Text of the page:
“If we are not replacing unit for unit at an affordable rate, then we are not going to have an affordable place for the aging population,” she said.

“The market in Atlanta has gotten such that the value of housing is going beyond what the government is willing to pay,” JC Hillis, an attorney with Atlanta Legal Aid, told APN.

Hillis said most residents should receive a voucher–“should” being the operative word–but asked, “Are folks going to be able to find housing?”

“Right now, there are 9,500 people playing a game of musical chairs with our public housing and when that game…ends, someone is going to be without a house,” he told the City Council on June 18, 2007.

“It is impossible for me to accept seniors leaving a community they’ve lived in for years and not being able to come back,” Councilman Hall said. “This just can’t happen. I’ll chain myself to the buildings.”


Several senior residents and other concerned citizens made public comments to the Atlanta City Council for the first time on this issue at the Council Meeting on June 18, 2007.

“We can not afford to lose our stock of affordable housing without unit for unit replacement,” Helene Mills said.

Williamson would like to know what happened to the residents of John O. Chiles, a senior complex where all the residents have already been evicted, she tells APN.

“All seniors who are relocated should be traced to determine if they are remaining in communities where they would have access to health services, churches, and families,” Mills told the Council.

Tracking where those residents ended up could be crucial in helping other residents who are squeezed out elsewhere.

“Really look into what’s being done in the movement of these seniors because if they don’t have housing, you’re sentencing them to move out of the area where they won’t have healthcare,” Weisman told Council Members.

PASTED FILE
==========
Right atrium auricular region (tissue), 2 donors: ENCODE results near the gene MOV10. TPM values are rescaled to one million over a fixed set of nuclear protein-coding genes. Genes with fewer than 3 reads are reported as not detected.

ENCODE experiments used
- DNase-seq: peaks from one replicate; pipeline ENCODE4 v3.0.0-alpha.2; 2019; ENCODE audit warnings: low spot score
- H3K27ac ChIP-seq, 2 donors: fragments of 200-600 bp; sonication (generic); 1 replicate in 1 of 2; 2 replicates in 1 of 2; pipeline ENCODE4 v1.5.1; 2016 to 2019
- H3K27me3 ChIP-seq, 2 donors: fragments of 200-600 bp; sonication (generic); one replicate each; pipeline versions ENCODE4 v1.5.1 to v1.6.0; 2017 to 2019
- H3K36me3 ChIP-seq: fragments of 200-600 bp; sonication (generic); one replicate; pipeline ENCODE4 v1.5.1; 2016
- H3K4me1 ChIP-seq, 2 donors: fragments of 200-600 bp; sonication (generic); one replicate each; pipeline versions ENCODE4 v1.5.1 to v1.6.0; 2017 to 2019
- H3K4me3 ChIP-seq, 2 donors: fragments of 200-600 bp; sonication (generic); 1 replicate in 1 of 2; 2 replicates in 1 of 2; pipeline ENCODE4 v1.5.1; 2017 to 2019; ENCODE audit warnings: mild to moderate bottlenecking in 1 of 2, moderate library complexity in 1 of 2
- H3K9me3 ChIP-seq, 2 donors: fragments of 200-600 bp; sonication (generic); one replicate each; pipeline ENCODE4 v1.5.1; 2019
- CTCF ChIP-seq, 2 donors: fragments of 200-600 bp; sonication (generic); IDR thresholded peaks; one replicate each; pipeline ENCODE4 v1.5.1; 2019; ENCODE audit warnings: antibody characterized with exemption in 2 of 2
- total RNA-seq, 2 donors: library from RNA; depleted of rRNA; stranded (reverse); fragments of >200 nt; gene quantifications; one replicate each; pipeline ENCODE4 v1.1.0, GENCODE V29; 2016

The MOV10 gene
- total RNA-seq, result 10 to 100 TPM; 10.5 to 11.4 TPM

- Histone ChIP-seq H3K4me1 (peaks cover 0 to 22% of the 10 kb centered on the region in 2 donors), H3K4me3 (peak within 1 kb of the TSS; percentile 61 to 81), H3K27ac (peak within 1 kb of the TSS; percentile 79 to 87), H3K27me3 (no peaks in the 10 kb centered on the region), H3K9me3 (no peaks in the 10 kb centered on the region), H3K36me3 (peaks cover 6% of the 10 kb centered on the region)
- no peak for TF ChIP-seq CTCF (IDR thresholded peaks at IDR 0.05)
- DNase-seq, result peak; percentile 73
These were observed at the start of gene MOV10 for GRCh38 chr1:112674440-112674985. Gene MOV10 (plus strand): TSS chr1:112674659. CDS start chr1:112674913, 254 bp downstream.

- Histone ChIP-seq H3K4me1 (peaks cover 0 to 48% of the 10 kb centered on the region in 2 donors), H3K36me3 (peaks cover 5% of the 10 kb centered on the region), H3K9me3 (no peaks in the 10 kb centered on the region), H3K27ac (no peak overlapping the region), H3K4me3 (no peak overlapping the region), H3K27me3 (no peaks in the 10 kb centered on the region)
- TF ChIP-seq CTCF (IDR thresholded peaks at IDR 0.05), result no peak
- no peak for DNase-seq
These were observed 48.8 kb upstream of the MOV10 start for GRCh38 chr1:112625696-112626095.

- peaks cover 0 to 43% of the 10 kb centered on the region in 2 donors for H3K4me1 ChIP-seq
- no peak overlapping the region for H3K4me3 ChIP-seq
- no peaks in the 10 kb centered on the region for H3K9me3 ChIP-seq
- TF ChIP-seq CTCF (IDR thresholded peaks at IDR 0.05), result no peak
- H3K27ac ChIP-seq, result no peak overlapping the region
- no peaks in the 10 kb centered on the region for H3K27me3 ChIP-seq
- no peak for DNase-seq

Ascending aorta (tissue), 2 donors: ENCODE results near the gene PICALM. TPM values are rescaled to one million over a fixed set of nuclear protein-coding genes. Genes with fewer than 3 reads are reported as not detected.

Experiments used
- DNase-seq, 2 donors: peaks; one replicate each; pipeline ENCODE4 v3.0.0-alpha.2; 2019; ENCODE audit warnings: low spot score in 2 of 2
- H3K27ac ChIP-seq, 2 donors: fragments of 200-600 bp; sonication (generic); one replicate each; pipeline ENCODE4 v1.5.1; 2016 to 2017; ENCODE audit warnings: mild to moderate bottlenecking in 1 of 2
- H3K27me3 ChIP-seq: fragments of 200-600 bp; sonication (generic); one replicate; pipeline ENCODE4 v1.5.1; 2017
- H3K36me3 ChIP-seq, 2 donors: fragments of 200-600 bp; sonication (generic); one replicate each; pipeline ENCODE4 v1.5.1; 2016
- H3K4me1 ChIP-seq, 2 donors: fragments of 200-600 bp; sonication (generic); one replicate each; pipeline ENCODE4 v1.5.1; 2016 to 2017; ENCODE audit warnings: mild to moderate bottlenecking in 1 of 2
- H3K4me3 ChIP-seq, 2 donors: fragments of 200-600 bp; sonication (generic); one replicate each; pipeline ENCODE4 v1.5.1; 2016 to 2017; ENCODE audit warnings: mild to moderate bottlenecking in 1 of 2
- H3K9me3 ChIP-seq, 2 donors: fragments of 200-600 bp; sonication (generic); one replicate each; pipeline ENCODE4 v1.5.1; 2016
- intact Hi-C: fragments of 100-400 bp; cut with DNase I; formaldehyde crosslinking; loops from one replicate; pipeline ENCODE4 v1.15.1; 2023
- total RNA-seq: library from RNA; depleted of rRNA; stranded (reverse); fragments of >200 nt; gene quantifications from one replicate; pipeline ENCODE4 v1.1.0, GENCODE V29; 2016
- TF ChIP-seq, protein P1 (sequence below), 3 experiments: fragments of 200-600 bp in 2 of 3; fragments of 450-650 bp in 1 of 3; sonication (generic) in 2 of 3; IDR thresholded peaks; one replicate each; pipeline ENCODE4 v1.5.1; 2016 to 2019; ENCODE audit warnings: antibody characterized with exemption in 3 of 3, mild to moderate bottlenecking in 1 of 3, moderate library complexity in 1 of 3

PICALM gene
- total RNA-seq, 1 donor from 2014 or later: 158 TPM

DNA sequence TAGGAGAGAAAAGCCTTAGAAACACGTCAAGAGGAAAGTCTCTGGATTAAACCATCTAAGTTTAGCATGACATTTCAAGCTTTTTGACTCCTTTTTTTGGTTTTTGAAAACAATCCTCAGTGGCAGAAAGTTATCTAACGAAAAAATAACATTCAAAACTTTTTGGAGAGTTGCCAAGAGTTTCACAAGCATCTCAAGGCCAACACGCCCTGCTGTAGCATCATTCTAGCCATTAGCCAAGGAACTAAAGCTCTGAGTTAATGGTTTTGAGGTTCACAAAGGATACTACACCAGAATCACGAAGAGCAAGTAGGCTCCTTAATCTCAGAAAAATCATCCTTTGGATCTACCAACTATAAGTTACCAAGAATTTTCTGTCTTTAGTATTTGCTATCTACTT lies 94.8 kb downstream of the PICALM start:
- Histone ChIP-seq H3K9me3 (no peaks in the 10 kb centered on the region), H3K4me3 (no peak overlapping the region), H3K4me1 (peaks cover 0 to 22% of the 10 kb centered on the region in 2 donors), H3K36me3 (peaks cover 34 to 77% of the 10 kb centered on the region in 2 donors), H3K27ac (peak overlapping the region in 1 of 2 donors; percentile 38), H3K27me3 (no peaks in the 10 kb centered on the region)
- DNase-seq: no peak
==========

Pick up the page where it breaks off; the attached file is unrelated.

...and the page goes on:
Williamson said the Council on Aging, in addition to helping seniors find the medical care they need, is training seniors to advocate for their own needs and speak out.

“We really want to help the seniors because some may be intimidated [about speaking up for themselves],” she said. “Trying to rally seniors is not always easy. I believe if they are educated, they will become their own advocate[s].”


The Atlanta City Council will host a Work Session at City Hall on July 19, 2007. The public may attend and listen to Members of the AHA, the Fulton County Housing Authority, the City Council, and possibly others discuss this issue.

“What we’re trying to get is a true plan,” Williamson said. “July 19 is going to be key from a senior aspect.”

This could be the first opportunity for all sides to hear each other.

“We have been discussing the matter but we need to intensify the effort,” Councilman Hall said. “We are expecting to be briefed by the AHA on what their strategy over the next couple of years is going to be.”

Councilman Hall also said he plans on visiting his constituents at Roosevelt and Palmer very soon.

“Many seniors are going to be impacted by the AHA relocation plan,” Gilchrist said. “They will leave familiar surroundings. They have to get adjusted. They need to be assured they are going have a place to live.”

“I don’t understand why Housing is doing this to the point, two years in advance, when they haven’t placed all the other people evicted,” Grissom said. “It just seems to us Housing is not concerned at all. The average person is looking at it like Housing wants to get rid of us.”

“It doesn’t feel right,” Councilman Hall told APN. “There’s a lot of people watching this. Our citizens need comfort.”

“Unless something is done, a lot of the seniors are going to end up out in nowhere without access to transportation, medical services, or support structures,” Weisman said.

Councilman Hall told APN “it would be a travesty” for seniors to end up in a situation like Weisman describes.

“I believe we have to come in and see the seniors have a way to stay within or as close to where they are now,” he said. “They should have the option or right to go back.”

About the author:

Jonathan Springston is a Senior Staff Writer for Atlanta Progressive News and may be reached at